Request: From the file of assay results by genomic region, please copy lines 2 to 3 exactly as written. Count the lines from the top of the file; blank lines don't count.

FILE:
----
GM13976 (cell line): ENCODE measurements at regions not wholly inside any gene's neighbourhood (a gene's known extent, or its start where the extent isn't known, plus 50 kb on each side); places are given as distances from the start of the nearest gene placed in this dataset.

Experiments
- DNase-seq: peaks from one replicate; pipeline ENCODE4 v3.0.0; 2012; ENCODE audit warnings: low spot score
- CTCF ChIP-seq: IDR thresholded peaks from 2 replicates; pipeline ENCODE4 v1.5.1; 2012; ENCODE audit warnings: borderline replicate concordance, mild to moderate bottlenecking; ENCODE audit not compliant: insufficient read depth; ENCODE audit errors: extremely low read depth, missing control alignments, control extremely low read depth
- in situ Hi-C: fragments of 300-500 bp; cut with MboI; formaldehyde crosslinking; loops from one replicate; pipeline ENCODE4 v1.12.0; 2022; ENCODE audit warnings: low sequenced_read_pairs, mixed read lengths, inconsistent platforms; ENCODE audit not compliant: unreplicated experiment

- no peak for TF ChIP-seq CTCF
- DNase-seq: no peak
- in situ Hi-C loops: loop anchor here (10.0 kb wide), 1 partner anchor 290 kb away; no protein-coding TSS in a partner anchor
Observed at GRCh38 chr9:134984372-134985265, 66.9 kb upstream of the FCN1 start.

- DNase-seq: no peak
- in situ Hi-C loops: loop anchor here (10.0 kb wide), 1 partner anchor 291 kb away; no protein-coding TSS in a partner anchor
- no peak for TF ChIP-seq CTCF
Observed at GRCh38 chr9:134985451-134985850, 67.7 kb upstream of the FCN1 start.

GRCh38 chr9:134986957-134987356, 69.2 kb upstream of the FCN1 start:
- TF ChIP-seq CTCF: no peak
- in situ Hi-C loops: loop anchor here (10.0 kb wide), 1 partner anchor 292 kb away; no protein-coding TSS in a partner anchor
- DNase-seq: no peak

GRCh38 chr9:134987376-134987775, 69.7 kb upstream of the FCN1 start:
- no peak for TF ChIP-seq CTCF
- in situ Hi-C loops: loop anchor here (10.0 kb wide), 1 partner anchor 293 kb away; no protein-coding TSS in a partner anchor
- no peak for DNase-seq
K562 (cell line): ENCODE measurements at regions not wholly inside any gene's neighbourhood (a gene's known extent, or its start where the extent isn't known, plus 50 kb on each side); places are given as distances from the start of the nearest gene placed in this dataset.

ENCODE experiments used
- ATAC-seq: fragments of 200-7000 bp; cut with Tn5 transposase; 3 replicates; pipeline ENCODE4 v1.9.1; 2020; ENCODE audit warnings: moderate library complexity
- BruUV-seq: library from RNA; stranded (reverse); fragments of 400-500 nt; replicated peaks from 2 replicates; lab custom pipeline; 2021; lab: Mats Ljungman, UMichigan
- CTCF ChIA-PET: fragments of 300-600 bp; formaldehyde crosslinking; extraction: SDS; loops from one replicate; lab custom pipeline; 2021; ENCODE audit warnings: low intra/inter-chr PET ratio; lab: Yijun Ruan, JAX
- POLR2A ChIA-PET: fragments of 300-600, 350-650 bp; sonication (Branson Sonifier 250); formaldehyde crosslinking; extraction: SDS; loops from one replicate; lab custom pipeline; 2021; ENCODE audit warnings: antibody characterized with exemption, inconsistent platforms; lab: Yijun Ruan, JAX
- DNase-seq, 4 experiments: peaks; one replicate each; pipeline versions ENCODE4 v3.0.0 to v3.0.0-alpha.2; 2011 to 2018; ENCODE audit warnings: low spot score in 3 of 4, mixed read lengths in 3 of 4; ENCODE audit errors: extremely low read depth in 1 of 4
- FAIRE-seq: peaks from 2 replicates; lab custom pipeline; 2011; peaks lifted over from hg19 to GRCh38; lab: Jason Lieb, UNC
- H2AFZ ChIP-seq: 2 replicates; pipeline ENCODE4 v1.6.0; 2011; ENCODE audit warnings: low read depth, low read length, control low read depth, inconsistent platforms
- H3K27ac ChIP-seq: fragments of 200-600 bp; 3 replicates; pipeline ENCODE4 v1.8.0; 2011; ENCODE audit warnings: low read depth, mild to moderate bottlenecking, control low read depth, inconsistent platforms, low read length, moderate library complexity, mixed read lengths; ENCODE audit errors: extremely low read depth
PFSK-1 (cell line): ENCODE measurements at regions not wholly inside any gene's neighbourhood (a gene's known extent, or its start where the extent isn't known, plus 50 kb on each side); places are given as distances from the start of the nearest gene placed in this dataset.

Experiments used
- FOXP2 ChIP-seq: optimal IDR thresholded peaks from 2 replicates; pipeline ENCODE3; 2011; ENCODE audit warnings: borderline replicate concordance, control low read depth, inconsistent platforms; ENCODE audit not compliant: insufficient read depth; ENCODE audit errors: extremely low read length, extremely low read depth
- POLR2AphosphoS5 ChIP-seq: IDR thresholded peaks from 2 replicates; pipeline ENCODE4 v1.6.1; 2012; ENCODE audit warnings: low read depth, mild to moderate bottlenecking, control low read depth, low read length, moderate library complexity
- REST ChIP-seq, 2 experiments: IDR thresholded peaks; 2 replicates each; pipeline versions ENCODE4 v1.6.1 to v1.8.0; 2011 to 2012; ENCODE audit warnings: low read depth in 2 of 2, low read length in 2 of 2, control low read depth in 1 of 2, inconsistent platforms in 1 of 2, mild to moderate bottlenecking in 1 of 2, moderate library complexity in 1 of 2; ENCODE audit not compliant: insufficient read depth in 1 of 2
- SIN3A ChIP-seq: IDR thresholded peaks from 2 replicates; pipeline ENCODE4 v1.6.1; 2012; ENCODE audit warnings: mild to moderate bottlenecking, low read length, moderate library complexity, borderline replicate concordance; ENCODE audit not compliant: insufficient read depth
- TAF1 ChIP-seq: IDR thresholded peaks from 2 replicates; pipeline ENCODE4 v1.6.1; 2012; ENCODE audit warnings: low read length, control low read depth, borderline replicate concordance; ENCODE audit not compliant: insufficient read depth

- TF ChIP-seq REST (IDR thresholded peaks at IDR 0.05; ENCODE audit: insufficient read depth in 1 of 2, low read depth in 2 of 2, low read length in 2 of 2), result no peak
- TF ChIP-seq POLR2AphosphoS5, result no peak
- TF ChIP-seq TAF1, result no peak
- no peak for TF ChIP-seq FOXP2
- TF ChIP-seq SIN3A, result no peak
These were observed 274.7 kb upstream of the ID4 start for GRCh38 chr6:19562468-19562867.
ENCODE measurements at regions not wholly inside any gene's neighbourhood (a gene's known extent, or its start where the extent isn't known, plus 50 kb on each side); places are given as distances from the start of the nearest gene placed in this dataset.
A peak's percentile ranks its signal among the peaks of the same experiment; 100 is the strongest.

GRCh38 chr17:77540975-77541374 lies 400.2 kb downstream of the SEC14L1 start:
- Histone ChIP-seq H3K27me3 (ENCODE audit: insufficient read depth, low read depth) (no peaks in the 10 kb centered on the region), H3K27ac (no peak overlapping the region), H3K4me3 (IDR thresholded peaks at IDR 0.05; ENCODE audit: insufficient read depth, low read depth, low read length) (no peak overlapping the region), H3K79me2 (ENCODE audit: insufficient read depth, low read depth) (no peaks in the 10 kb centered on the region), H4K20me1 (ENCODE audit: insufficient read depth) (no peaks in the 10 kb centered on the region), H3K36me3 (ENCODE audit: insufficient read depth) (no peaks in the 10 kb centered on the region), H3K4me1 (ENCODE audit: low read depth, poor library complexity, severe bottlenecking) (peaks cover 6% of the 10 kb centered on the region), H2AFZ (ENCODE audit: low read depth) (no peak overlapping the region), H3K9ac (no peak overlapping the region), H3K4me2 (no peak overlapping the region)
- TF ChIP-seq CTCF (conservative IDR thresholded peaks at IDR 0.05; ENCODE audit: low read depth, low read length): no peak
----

Experiments
- DNase-seq: peaks from one replicate; pipeline ENCODE4 v3.0.0; 2012; ENCODE audit warnings: low spot score